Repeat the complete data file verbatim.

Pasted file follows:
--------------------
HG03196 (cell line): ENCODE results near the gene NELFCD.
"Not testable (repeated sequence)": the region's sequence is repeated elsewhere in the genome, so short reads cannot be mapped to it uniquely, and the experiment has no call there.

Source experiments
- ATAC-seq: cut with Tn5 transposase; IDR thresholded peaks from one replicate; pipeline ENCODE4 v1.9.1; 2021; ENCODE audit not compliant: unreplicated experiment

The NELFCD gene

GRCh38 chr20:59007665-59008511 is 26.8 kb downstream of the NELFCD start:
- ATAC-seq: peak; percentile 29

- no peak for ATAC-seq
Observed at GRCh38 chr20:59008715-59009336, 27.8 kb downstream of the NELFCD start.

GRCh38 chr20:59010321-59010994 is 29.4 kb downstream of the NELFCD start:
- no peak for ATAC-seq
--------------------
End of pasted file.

HG03196 (cell line): ENCODE results near the gene NELFCD.
"Not testable (repeated sequence)": the region's sequence is repeated elsewhere in the genome, so short reads cannot be mapped to it uniquely, and the experiment has no call there.

Source experiments
- ATAC-seq: cut with Tn5 transposase; IDR thresholded peaks from one replicate; pipeline ENCODE4 v1.9.1; 2021; ENCODE audit not compliant: unreplicated experiment

The NELFCD gene

GRCh38 chr20:59007665-59008511 is 26.8 kb downstream of the NELFCD start:
- ATAC-seq: peak; percentile 29

- no peak for ATAC-seq
Observed at GRCh38 chr20:59008715-59009336, 27.8 kb downstream of the NELFCD start.

GRCh38 chr20:59010321-59010994 is 29.4 kb downstream of the NELFCD start:
- no peak for ATAC-seq